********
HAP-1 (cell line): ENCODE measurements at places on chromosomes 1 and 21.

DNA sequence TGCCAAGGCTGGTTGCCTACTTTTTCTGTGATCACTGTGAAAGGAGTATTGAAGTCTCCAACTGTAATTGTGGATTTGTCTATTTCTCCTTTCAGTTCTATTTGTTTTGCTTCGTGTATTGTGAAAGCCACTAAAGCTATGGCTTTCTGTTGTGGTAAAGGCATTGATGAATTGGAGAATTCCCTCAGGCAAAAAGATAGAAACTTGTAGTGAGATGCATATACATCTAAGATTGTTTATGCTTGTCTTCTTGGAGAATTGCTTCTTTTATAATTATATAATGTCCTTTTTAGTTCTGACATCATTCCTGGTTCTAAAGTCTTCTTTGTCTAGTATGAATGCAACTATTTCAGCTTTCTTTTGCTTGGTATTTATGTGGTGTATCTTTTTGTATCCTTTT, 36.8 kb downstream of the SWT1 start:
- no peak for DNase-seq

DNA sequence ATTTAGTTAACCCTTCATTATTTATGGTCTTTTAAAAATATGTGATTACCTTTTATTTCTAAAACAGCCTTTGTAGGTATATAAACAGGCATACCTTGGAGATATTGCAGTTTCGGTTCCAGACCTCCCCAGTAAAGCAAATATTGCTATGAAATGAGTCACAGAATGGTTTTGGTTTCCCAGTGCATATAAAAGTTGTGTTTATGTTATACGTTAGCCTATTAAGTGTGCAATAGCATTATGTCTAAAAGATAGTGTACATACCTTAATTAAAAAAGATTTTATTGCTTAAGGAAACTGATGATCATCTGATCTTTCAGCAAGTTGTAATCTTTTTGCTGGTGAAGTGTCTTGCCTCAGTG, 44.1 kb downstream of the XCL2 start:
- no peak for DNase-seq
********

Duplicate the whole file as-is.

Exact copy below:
HAP-1 (cell line): ENCODE measurements at places on chromosomes 1 and 21.

DNA sequence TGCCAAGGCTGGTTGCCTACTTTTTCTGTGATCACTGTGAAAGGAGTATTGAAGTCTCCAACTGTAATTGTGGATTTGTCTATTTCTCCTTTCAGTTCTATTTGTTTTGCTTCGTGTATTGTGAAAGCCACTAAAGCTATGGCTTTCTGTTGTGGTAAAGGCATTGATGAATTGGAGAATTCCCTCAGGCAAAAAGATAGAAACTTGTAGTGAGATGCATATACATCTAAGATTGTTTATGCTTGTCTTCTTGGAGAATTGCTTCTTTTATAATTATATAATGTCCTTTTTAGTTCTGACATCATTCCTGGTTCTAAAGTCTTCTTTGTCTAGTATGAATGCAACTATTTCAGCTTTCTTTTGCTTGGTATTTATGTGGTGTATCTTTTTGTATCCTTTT, 36.8 kb downstream of the SWT1 start:
- no peak for DNase-seq

DNA sequence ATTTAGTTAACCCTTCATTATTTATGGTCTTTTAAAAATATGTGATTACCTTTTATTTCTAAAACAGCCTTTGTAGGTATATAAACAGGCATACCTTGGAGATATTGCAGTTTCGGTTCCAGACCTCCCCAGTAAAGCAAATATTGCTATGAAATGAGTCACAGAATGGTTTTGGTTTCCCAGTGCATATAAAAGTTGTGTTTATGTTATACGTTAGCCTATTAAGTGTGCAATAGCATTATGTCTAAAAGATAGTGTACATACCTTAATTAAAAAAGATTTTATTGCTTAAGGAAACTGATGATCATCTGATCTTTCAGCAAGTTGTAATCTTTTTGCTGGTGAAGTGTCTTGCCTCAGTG, 44.1 kb downstream of the XCL2 start:
- no peak for DNase-seq